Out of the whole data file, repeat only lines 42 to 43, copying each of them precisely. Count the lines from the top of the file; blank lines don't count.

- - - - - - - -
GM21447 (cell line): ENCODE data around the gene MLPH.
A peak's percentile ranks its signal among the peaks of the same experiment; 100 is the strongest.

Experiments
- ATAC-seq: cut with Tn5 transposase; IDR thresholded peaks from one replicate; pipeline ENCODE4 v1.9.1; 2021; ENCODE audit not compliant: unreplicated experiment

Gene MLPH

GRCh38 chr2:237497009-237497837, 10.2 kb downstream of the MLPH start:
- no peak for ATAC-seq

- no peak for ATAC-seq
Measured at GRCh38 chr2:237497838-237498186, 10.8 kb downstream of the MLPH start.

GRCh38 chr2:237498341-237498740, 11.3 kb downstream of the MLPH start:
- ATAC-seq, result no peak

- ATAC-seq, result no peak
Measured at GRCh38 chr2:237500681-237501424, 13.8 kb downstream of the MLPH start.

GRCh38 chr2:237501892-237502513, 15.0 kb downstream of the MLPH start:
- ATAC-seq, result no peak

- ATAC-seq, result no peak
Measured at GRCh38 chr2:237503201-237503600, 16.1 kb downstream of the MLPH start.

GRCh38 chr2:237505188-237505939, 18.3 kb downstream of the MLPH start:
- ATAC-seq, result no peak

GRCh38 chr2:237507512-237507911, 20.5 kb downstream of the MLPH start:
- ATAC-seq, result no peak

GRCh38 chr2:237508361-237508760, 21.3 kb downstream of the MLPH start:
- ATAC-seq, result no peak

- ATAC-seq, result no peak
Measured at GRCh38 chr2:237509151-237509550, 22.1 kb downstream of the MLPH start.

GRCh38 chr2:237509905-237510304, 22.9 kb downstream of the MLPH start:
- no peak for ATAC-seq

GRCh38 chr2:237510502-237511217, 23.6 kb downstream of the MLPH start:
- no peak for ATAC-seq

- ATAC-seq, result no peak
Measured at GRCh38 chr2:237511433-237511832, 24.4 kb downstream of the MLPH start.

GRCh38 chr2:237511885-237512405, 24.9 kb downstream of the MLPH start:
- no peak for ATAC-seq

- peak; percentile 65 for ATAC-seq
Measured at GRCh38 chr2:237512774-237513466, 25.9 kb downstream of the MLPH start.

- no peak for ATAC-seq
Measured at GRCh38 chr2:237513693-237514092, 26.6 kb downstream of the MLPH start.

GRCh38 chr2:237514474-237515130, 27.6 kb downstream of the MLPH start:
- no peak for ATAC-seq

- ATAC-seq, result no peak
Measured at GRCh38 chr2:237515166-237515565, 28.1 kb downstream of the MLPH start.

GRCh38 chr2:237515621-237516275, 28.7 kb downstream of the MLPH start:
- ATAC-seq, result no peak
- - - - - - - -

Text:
GRCh38 chr2:237515621-237516275, 28.7 kb downstream of the MLPH start:
- ATAC-seq, result no peak